The film that shook the 2020 Oscars, Bong Joon-Ho’s drama about class discrimination has arrived at EAP theatres. I saw the film a few weeks back during the awards season and man, here was a little gem that no one would have thought would topple all the other best picture contenders much less get nominated for it.

It’s actually somewhat incorrect to label this film a drama since the film bounces continuously from one genre to the next and therein lies its beauty in storytelling. The film tells the story of the Kim family who live in poverty, doing whatever odd jobs they can to support themselves in the basement-like structure that houses them. When Ki-woo, the son obtains the opportunity to teach the daughter of a wealthy family, he soon schemes to wriggle his family into various roles posing as different individuals. He initially tutors the upper-class Parks’ daughter in English but when a vacancy opens up for an art teacher for the younger son, Ki-woo directs Mrs. Park to his sister, Ki-jung. The chain reaction begins and the family soon infiltrates the Park household as different unrelated entities related via recommendation from the other. However, as they soon realize, actions have consequences and not everything goes according to plan.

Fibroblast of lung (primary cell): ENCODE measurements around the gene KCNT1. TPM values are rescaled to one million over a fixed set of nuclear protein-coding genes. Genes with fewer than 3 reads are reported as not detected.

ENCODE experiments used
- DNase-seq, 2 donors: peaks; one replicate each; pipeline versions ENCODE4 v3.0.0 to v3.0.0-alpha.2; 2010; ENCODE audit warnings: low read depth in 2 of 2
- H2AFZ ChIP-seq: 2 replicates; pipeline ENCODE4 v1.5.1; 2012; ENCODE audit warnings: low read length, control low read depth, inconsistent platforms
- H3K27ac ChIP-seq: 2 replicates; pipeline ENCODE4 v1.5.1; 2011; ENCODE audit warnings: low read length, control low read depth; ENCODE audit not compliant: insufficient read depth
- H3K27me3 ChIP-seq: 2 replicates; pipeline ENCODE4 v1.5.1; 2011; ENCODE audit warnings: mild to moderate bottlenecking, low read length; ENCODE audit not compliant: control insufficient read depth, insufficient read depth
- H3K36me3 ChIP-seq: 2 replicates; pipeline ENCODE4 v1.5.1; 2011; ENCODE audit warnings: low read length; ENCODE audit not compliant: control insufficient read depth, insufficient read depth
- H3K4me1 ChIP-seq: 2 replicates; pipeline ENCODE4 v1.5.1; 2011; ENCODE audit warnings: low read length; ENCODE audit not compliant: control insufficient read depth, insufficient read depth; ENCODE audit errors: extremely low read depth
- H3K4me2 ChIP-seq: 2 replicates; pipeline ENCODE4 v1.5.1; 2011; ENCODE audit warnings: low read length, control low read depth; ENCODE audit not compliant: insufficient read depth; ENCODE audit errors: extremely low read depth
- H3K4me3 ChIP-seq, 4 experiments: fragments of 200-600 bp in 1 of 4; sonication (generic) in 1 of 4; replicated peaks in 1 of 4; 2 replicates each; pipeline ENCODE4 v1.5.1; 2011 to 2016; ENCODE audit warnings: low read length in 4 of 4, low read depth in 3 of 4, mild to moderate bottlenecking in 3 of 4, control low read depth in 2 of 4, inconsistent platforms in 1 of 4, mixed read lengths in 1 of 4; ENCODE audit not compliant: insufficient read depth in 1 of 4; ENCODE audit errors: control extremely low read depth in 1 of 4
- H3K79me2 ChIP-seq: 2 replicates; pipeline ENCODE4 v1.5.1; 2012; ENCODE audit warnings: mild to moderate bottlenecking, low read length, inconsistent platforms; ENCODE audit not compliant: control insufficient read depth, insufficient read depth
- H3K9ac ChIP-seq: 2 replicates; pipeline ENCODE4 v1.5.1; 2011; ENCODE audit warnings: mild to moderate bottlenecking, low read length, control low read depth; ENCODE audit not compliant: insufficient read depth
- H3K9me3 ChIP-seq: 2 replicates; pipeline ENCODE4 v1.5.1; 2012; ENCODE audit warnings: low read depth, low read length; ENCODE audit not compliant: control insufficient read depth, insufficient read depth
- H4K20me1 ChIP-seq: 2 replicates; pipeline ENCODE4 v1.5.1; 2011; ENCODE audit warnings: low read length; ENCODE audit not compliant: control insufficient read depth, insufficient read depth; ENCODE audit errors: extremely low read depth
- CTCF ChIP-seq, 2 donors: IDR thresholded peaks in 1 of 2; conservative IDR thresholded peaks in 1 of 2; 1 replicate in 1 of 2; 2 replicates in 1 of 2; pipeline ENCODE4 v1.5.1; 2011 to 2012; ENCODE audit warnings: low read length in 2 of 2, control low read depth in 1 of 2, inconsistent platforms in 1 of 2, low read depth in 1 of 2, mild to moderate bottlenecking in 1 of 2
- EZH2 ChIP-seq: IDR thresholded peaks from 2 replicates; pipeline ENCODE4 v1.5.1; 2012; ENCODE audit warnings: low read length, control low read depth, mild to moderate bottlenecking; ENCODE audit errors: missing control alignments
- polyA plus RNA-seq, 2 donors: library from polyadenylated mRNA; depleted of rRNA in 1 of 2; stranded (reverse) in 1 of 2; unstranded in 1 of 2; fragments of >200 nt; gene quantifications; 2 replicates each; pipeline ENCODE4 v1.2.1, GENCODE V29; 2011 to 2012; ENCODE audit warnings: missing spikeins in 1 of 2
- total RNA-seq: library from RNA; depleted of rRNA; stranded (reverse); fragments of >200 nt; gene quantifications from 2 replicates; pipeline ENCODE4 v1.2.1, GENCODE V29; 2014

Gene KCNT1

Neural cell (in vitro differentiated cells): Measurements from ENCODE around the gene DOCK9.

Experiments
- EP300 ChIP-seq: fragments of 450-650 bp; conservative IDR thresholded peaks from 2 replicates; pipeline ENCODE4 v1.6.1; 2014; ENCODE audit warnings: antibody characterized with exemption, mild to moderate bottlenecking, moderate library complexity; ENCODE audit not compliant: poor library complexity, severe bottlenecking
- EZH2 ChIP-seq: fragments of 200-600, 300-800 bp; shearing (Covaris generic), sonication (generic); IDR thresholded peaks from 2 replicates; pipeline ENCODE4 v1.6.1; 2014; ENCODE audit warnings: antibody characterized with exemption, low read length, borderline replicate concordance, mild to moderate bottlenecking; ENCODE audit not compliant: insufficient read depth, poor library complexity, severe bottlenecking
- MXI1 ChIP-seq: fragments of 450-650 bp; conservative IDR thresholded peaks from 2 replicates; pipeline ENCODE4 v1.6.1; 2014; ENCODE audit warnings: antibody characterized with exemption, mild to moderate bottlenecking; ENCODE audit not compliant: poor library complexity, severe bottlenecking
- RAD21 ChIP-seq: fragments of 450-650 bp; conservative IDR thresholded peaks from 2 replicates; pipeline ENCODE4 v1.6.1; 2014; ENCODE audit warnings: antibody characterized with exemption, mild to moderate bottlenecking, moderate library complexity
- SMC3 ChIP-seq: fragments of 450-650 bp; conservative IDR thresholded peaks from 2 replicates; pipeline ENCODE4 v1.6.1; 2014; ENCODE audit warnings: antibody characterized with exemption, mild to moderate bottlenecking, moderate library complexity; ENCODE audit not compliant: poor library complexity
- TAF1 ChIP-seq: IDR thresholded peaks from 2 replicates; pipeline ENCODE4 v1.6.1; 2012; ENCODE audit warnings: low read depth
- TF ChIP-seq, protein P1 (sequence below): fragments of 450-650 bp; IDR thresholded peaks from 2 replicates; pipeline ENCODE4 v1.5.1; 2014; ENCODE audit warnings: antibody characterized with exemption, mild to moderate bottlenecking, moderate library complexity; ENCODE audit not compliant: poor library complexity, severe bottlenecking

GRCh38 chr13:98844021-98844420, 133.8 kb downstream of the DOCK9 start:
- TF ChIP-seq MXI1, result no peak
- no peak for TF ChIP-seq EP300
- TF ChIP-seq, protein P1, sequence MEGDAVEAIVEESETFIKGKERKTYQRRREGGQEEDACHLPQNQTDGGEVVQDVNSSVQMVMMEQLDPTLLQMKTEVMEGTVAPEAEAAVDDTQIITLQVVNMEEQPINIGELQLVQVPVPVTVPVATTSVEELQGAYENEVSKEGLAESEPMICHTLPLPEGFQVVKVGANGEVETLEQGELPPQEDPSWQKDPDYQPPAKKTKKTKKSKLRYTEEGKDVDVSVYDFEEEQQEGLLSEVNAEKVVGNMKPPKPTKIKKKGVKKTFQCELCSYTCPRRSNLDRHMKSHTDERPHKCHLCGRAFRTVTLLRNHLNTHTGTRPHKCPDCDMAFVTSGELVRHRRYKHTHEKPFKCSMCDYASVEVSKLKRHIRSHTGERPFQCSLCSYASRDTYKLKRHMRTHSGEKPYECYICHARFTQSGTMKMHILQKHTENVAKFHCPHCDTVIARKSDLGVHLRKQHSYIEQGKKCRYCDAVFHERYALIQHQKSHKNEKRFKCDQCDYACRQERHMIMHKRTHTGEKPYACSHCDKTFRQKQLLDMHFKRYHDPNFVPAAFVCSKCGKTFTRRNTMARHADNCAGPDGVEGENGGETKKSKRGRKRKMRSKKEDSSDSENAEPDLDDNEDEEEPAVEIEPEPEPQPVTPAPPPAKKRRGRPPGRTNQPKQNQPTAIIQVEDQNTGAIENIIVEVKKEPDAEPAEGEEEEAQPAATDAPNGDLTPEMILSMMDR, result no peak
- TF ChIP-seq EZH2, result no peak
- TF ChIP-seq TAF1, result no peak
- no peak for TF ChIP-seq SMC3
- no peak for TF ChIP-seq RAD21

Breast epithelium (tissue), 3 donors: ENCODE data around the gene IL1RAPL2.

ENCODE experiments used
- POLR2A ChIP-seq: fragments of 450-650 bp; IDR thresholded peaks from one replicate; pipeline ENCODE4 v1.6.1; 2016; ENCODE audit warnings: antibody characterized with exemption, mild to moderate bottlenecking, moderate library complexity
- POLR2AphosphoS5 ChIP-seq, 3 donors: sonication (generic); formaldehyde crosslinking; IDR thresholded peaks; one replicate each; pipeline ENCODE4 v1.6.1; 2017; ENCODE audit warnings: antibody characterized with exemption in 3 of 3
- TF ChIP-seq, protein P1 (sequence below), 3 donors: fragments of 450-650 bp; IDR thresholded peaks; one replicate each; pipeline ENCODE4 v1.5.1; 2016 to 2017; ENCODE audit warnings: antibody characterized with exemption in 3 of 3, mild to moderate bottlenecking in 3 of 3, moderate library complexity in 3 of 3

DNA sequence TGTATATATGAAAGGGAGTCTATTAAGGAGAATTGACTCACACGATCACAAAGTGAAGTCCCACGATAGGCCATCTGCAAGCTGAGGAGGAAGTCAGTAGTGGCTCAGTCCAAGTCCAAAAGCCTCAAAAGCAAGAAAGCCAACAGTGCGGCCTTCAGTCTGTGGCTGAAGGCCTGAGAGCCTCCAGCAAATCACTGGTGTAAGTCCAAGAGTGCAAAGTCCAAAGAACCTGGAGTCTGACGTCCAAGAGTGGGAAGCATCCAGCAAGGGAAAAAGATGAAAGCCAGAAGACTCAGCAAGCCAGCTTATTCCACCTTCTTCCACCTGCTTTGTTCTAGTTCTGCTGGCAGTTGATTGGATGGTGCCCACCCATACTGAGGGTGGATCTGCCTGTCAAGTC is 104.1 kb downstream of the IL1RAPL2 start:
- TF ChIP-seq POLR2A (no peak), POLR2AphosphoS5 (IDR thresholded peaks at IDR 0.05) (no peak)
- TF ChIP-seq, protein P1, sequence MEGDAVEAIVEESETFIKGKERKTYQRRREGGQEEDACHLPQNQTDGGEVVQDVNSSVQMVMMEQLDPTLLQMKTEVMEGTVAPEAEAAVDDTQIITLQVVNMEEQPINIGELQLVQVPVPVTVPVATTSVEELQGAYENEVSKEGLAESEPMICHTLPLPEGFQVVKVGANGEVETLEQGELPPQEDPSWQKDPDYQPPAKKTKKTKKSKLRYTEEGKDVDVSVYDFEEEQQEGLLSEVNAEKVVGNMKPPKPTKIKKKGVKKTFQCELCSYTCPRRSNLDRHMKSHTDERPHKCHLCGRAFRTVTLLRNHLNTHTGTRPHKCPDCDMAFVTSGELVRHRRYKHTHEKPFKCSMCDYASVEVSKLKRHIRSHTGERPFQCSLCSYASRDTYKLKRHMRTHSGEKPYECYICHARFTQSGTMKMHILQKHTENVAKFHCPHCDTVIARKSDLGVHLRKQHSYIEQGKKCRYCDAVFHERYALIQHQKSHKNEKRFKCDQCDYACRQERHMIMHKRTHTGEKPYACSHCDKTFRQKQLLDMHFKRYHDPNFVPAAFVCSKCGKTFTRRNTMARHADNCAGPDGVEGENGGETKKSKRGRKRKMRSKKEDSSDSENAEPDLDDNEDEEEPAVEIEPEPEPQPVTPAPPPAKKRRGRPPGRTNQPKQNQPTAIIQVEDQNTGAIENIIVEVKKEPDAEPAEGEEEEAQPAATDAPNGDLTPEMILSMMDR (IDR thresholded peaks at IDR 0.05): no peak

The film manages to achieve something that most festival darlings don’t; it is a crowd pleaser and also an arthouse marvel. Bong Joon-ho’s influences from Hollywood are clearly visible in the genre jumps, there are moments reminiscent of a heist, a comedy, thriller, an awesome moment of horror and even some action to cap it off. It feels as if the director’s entire career has been building up to this one single project and if this is the peak, then it’s definitely a good one.

I understand that the awards season sometimes tends to blow certain films and their ratings out of proportion but Parasite needs to be watched before one can make any sort of judgment. It manages to satisfy every question that I had and surprisingly enough, left me satisfied with its ending despite leaving certain things ambiguous. The fun part about the story is that it’s actually believable – what the class division can do to human beings, elicit weird irrational responses simply due to discrimination and ego. All in all, Bong Joon-ho has painted his masterpiece, and I still don’t know how to end this review.

Hopefully, it would suffice to say – do go see this whenever you get the chance, the cinematography is dope, the story is amazing and the film in itself is classic Bong Joon-ho.

Courtesy of Akash SK